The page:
Germany is feeling blue not only because of tumbling markets, but also because of the events on New Year’s Eve. As Germans were ringing in 2016, mass attacks on women took place in Cologne. Hamburg, Dusseldorf, Stuttgart and other towns reported similar attacks. More than 100 women have come forward with reports of violence, sexual assault and robbery. At least two have reported rape. Already, 516 criminal cases have been reported, of which 40% relate to sexual assault. Not since the days that the Red Army wantonly raped German women has the country experienced such trauma.
German police retreated in fear and failed to deal with the mass assaults. The media ignored the issue before it became too explosive to sweep under the carpet. Henriette Reker, the feckless mayor of Cologne, helpfully suggested that young women maintain an arm’s length from strangers. Needless to say, it provoked outrage. Most importantly, the police have been tardy in investigating these mass attacks, arresting those responsible and prosecuting the guilty.
Germany has lived under the shadow of Adolf Hitler for more than eight decades. During the Nazi era, Germans embraced the pseudo-scientific racism that was prevalent in Europe in the early 20th century. They took this racism to its logical conclusion, killing millions of Jews, Slavs and other untermenschen. Since losing World War II, Germany has wallowed in guilt and been paranoiac about being seen as racist.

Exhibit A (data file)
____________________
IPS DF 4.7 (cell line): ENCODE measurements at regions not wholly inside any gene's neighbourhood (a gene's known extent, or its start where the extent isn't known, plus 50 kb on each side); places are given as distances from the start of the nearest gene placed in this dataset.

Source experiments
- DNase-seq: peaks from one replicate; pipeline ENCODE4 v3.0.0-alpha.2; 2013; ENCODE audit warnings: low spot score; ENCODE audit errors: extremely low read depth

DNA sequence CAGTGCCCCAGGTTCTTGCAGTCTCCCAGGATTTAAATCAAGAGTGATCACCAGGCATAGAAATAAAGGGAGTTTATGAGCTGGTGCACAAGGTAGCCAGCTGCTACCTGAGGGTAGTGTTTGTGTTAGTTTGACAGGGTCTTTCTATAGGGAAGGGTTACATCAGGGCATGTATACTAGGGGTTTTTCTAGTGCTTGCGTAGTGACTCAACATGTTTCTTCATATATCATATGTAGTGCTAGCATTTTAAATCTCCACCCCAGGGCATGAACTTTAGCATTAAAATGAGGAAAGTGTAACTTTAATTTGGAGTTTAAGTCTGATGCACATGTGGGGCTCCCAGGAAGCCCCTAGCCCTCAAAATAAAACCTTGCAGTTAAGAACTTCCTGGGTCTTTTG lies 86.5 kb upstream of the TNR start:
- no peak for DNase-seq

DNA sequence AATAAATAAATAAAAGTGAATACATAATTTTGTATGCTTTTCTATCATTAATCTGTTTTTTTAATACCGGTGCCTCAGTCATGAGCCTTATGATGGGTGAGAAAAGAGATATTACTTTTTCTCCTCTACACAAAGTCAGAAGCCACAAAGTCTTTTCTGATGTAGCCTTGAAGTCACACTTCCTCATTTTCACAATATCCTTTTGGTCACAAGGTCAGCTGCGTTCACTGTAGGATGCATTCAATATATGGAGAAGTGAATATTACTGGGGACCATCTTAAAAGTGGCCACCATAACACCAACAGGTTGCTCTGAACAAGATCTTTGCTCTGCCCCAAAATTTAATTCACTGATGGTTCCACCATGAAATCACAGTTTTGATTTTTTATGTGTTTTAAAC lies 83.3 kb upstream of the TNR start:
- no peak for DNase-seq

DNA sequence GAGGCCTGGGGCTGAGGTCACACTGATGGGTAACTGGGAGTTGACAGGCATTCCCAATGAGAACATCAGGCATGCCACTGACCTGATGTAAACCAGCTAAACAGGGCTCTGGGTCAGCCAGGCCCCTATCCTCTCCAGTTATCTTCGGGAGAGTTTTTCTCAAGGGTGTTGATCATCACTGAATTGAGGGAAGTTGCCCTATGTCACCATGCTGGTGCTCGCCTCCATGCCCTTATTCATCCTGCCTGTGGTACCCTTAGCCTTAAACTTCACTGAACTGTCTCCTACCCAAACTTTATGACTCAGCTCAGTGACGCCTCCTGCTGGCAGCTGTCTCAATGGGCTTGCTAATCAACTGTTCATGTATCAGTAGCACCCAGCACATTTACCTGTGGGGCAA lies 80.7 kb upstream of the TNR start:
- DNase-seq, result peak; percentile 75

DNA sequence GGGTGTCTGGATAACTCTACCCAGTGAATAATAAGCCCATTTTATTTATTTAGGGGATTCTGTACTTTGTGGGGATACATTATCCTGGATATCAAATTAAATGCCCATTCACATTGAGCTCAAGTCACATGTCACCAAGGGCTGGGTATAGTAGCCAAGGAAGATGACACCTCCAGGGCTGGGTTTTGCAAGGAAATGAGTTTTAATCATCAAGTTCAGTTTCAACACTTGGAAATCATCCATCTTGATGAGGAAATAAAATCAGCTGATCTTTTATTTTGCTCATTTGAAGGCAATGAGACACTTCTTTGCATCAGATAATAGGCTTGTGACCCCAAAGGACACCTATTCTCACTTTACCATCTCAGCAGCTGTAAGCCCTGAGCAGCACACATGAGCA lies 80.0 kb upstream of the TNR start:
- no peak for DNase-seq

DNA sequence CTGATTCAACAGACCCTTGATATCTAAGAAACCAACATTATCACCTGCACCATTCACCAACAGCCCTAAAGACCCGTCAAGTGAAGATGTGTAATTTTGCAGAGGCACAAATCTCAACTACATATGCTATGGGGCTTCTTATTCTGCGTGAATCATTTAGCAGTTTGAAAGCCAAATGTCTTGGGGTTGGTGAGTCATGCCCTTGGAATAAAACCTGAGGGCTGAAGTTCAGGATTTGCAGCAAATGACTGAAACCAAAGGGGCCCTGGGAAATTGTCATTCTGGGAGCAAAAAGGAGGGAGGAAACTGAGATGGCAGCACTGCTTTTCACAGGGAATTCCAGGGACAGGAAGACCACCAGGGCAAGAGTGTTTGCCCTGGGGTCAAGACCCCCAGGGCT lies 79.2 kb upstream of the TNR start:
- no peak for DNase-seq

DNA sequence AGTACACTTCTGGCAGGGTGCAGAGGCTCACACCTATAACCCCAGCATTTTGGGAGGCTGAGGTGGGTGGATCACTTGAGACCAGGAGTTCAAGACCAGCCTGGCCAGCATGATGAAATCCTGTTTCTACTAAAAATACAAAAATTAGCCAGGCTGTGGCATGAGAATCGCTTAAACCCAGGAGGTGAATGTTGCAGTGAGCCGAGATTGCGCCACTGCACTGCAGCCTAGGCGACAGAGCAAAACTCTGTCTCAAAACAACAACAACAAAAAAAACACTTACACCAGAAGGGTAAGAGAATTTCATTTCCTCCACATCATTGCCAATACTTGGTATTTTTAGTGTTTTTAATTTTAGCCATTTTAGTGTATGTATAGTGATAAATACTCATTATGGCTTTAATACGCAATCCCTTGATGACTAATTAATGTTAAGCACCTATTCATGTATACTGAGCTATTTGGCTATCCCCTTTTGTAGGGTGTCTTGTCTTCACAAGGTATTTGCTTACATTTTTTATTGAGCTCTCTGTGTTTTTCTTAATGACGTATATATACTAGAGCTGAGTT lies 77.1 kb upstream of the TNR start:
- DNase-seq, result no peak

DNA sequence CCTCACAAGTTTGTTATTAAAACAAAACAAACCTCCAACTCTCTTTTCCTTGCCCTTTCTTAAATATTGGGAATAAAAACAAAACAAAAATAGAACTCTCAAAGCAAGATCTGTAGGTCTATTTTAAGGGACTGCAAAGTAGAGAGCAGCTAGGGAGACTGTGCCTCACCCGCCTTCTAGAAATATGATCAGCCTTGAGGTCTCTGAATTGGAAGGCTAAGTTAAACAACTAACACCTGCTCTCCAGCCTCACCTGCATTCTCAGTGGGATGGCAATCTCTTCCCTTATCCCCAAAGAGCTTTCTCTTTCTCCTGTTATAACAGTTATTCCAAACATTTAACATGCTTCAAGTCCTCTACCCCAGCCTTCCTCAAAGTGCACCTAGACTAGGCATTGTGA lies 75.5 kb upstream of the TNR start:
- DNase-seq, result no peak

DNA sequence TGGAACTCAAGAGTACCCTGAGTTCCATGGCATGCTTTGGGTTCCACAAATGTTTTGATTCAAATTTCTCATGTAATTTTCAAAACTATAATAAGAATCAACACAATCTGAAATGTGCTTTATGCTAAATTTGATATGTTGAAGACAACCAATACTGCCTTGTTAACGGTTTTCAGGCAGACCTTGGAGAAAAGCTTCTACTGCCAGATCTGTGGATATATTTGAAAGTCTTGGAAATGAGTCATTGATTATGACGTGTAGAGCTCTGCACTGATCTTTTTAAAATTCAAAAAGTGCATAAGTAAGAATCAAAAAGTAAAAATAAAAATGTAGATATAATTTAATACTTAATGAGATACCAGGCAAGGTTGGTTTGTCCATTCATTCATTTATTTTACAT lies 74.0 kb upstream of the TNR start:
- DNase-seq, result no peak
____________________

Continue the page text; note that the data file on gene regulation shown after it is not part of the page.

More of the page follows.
Sadly, it is now clear that the attacks on New Year’s Eve were carried out by men of Arab origin. Yet both the state and the media were terrified of saying so. They feared that doing so would boost the far-right. They continue to dodge the truth. As a result, people are losing faith in both the media and the state. Gradually, Germans might even start to turn against immigrants and refugees if the men who perpetrated these attacks go scot-free. Minorities will only be secure when German authorities convict the bad apples among them.